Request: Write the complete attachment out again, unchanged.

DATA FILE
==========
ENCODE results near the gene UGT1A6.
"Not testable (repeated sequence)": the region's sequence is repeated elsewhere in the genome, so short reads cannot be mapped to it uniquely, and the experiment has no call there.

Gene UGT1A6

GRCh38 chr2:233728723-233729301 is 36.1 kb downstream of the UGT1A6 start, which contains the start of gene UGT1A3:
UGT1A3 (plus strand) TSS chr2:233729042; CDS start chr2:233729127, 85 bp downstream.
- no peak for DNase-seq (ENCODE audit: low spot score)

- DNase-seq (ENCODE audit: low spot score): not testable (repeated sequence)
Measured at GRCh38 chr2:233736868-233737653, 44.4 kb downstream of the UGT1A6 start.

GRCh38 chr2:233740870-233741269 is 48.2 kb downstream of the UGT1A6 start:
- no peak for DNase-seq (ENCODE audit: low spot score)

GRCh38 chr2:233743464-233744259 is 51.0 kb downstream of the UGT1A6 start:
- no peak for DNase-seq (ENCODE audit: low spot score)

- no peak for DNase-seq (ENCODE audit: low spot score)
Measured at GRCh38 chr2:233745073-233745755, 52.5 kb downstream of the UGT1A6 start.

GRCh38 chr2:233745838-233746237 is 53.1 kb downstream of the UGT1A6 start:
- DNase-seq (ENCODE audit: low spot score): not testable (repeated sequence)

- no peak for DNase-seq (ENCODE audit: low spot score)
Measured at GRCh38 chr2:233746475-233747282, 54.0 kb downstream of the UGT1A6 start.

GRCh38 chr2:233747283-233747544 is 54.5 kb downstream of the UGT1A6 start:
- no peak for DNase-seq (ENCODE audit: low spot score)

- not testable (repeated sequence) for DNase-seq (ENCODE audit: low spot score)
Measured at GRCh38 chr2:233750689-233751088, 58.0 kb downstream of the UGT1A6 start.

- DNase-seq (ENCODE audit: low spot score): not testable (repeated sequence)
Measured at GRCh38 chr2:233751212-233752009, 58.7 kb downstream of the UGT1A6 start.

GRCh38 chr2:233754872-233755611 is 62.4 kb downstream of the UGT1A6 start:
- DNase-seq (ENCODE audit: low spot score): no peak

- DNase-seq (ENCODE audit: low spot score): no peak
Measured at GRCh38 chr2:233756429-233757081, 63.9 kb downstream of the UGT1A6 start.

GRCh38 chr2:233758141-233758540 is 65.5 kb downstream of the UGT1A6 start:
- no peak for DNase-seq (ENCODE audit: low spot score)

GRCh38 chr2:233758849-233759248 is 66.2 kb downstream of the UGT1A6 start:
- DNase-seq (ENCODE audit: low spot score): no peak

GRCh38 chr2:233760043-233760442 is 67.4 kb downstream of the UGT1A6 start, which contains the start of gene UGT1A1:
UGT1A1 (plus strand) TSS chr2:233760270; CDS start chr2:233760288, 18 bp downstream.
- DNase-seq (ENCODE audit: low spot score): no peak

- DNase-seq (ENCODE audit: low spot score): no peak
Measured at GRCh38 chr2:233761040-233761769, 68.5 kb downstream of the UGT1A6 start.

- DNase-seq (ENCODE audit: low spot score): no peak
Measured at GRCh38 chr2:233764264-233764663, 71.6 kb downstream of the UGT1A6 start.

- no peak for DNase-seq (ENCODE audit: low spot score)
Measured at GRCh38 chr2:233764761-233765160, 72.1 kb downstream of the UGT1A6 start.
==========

ENCODE results near the gene UGT1A6.
"Not testable (repeated sequence)": the region's sequence is repeated elsewhere in the genome, so short reads cannot be mapped to it uniquely, and the experiment has no call there.

Gene UGT1A6

GRCh38 chr2:233728723-233729301 is 36.1 kb downstream of the UGT1A6 start, which contains the start of gene UGT1A3:
UGT1A3 (plus strand) TSS chr2:233729042; CDS start chr2:233729127, 85 bp downstream.
- no peak for DNase-seq (ENCODE audit: low spot score)

- DNase-seq (ENCODE audit: low spot score): not testable (repeated sequence)
Measured at GRCh38 chr2:233736868-233737653, 44.4 kb downstream of the UGT1A6 start.

GRCh38 chr2:233740870-233741269 is 48.2 kb downstream of the UGT1A6 start:
- no peak for DNase-seq (ENCODE audit: low spot score)

GRCh38 chr2:233743464-233744259 is 51.0 kb downstream of the UGT1A6 start:
- no peak for DNase-seq (ENCODE audit: low spot score)

- no peak for DNase-seq (ENCODE audit: low spot score)
Measured at GRCh38 chr2:233745073-233745755, 52.5 kb downstream of the UGT1A6 start.

GRCh38 chr2:233745838-233746237 is 53.1 kb downstream of the UGT1A6 start:
- DNase-seq (ENCODE audit: low spot score): not testable (repeated sequence)

- no peak for DNase-seq (ENCODE audit: low spot score)
Measured at GRCh38 chr2:233746475-233747282, 54.0 kb downstream of the UGT1A6 start.

GRCh38 chr2:233747283-233747544 is 54.5 kb downstream of the UGT1A6 start:
- no peak for DNase-seq (ENCODE audit: low spot score)

- not testable (repeated sequence) for DNase-seq (ENCODE audit: low spot score)
Measured at GRCh38 chr2:233750689-233751088, 58.0 kb downstream of the UGT1A6 start.

- DNase-seq (ENCODE audit: low spot score): not testable (repeated sequence)
Measured at GRCh38 chr2:233751212-233752009, 58.7 kb downstream of the UGT1A6 start.

GRCh38 chr2:233754872-233755611 is 62.4 kb downstream of the UGT1A6 start:
- DNase-seq (ENCODE audit: low spot score): no peak

- DNase-seq (ENCODE audit: low spot score): no peak
Measured at GRCh38 chr2:233756429-233757081, 63.9 kb downstream of the UGT1A6 start.

GRCh38 chr2:233758141-233758540 is 65.5 kb downstream of the UGT1A6 start:
- no peak for DNase-seq (ENCODE audit: low spot score)

GRCh38 chr2:233758849-233759248 is 66.2 kb downstream of the UGT1A6 start:
- DNase-seq (ENCODE audit: low spot score): no peak

GRCh38 chr2:233760043-233760442 is 67.4 kb downstream of the UGT1A6 start, which contains the start of gene UGT1A1:
UGT1A1 (plus strand) TSS chr2:233760270; CDS start chr2:233760288, 18 bp downstream.
- DNase-seq (ENCODE audit: low spot score): no peak

- DNase-seq (ENCODE audit: low spot score): no peak
Measured at GRCh38 chr2:233761040-233761769, 68.5 kb downstream of the UGT1A6 start.

- DNase-seq (ENCODE audit: low spot score): no peak
Measured at GRCh38 chr2:233764264-233764663, 71.6 kb downstream of the UGT1A6 start.

- no peak for DNase-seq (ENCODE audit: low spot score)
Measured at GRCh38 chr2:233764761-233765160, 72.1 kb downstream of the UGT1A6 start.